This is a project to create a high power (200W target) DC load, with charging capability up to 84V, which when used in conjunction with computer software can graph data in real time to Thingspeak or InfluxDB/Grafana for analysis.
- 1 List of Features
- 2 Development
- 3 Devices
- 4 Heatsink Sizing
- 5 Electronics
- 5.1 Buck Converter (Charger)
- 5.2 Boost Converter (Discharger, regenerative)
- 5.3 CCR v1 Performance Evaluation
- 5.4 Constant Current Load (v2 Discharger, resistive)
- 5.5 Microcontroller
- 5.6 CCR v2.6
- 5.7 Calibration Procedure
- 5.8 Hardware Revisions
- 6 Enclosure
- 7 Code
- 8 Videos
- 9 Photos
- 10 Total Project Cost
List of Features
- Voltage Range (Charge): 0-84V
- Max Current (Charge): 8A (12V -> 4.2V)
- Max Current (Discharge, Regen): 8A (TBD)
- Max Current (Discharge, Resistive): 35A, 200W max power
- Min Current Readback Precision: 6mA (Lo range, -5-20A), 12mA (Hi range, -10-40A)
- Min Voltage Readback Precision: 2.3mV (Lo range, 0-9.46V), 23mV (Hi range, 0-94.6V)
- Sample Rate: 1 Hz (Reporting rate), 2 kHz (Loop/Integration rate)
- Efficiency: 85.4% (24.5V -> 4.06V) (Buck/charge mode, 2.5A output), xx% (Boost/discharge mode, average, 3A output)
- Modes: Charge, Discharge (CC with voltage cutoff, CC-CV with current threshold cutoff), Power Supply (no cutoff below current threshold), Cycle (N times), IR measurement
Comparison to Other Cell Testers
A table comparing the features of some of these common testers is below:
|Feature||CCR-HP||PowerLab-8T||iCharger X8||iCharger 4010Duo|
|Max Li-Ion s config||20s (84V)||8s (34.8V)||8s (34.8V)||10s (43.5V)|
|Max Balance Current||0.38A**||1A||2A||2.4A|
|Charge Current (Max)||10A (TBD)||40A||30A||30A|
|Discharge Power (Current)||200W (40A)||95W (8A)||50W (15A?)||200W (7A)|
|Regen Discharge Power (Current)||840W* (10A)||1350W (40A)||1100W (30A)||2000W (70A)|
- *Peak power with 20s pack, 24s buffer pack
- **With separate balancing board, resistive only
Thingspeak is a website that allows users to send periodic data to a channel. Each channel can support 8 fields of data, e.g. voltage, current, temperature, etc.. The free version of Thingspeak, as of 3/10/19, allows users to have up to 4 channels, and can send data at a maximum rate of one "message" every 15 seconds, per channel. A message is a single http request, and can contain up to 8 fields. Updating the first 4 fields, then the second 4 fields counts as 2 messages, and is still limited to the 15 second "rule". Hence, it is best to update all 8 fields at once, to maximize the available bandwidth to Thingspeak. Note you can send data to 2 different channels at the same time, for up to 4 channels * 8 fields per 15 seconds of throughput.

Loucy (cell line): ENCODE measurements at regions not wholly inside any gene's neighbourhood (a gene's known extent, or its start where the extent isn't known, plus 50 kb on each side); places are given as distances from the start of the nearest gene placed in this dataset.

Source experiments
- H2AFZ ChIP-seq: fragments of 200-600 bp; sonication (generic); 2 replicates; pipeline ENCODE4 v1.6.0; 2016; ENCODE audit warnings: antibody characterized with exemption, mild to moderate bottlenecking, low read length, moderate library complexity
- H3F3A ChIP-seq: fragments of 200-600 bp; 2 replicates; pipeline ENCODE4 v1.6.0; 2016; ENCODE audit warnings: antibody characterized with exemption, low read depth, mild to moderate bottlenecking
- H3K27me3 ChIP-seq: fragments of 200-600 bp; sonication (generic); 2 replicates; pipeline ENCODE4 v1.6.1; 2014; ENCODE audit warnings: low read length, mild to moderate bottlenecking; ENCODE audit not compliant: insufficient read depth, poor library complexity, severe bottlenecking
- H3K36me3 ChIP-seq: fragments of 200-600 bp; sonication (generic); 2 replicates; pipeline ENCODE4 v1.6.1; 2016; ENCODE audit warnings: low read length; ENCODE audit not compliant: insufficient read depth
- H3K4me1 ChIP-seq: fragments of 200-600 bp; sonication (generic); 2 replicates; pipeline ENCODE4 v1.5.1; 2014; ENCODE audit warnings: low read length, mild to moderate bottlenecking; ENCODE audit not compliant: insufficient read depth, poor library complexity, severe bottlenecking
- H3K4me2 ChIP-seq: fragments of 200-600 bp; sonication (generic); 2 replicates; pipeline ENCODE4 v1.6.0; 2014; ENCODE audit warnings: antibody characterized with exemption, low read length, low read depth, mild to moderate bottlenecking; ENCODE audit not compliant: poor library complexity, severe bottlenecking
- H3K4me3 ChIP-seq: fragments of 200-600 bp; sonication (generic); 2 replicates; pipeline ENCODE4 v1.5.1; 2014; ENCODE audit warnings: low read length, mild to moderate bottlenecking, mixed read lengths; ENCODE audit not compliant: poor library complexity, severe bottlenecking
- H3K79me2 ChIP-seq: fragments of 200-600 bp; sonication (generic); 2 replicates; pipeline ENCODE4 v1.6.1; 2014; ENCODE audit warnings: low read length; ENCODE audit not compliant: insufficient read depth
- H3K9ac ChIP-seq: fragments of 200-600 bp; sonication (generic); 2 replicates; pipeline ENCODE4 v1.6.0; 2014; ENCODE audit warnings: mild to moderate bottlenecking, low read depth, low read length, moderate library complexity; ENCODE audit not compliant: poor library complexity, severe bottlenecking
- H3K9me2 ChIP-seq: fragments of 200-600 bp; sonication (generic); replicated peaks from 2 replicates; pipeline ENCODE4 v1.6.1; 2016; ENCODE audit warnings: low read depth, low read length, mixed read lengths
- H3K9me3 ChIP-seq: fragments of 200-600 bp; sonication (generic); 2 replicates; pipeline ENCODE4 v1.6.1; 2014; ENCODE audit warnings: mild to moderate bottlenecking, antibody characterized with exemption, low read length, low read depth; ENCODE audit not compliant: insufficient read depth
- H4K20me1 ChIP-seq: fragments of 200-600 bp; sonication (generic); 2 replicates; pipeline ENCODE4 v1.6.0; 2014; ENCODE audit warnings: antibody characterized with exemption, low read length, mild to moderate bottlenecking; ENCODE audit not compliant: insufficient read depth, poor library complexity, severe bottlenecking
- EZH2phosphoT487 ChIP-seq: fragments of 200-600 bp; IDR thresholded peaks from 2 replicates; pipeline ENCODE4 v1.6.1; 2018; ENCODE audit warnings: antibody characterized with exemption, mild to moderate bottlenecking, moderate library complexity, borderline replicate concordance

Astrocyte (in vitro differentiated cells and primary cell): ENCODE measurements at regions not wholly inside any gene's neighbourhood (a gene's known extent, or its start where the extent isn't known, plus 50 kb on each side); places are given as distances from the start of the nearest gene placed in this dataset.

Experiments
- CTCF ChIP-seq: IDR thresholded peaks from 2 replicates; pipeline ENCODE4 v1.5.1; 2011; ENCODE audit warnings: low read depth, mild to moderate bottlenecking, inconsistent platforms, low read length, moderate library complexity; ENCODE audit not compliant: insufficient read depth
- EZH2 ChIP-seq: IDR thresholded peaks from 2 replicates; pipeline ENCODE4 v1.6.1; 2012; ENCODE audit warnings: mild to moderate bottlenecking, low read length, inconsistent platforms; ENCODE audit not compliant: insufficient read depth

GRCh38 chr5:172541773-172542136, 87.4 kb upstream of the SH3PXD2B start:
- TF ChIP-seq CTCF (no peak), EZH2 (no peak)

To post to Thingspeak, the following format is used in an http request (example using wget): wget -q -O- "https://api.thingspeak.com/update?key=$KEY&field1=$CAPACITY&field2=$VOLTAGE&field3=$CURRENT&field4=$BTEMP&field5=$CTEMP"
In the case of the CCR, we are interested in using 2 channels per tester, one for real time status (voltage, current, temp, capacity) of each cell, and another for end of (discharge) cycle data for each cell. The real time channel should be updated once every 20s, with the combined data from slot 1 and slot 2 (if both cells are being tested simultaneously) combining both cells data into a single line/http request.
For the end of cycle channel, each cell's data can be sent asynchronously, but must not be sent within 20s of each other, otherwise the 2nd message may be dropped. Hence the code needs to check whether a message was sent in the last 20s before posting. If so, it will wait until the channel is not busy, then send.
This is a fully functional regenerative dual cell cycler which has been in use cycle testing a Re-volt 2.7AH 18650 vs Samsung 2.6AH 18650 for several months (over 500 cycles and xxxx hours of continuous operation as of 3/2/19). The board had to have several IO changes to resolve the USB errata mentioned in the Errata section. This board is connected to a ~3.6AH 2s buffer pack which is fitted with a 2s BMS and non-linear passive balancer consisting of 2 blue LEDs, one across each cell, which helps keep the pack balanced when it is at lower state of charge. It functions by draining more current exponentially with voltage above 3.3V, tending to keep both cells at the same voltage. The pack is kept at 7V minimum by a CC-CV buck converter fed from a 15W 12V power adapter.
|Hardware Version||HW Config||Slots||Serial Number||Status||Software Version|
|CCR v1.0 (Regen only)||v1.0||2||N/A||Functional, using 2s2p LG D1 buffer pack||0.5-10252018|
|CCR v1.0 Dev||Specific||1||N/A||Functional||0.x|
|CCR v1.0 Dev+Buck||Specific||1||N/A||Functional||0.5-11152018|
|CCR v1.0 Dev+3A Buck||Specific||1||N/A||Needs MCU replacement||0.x|
|CCR v2.0 Cost Down||HW_2_0, V_1S||2||N/A||Functional, 5V supply, with Phizicks||2.0-06262019|
|CCR v2.0||HW_2_0, V_1S||2||001||Functional, 12V supply, with Generic||2.0-11132019|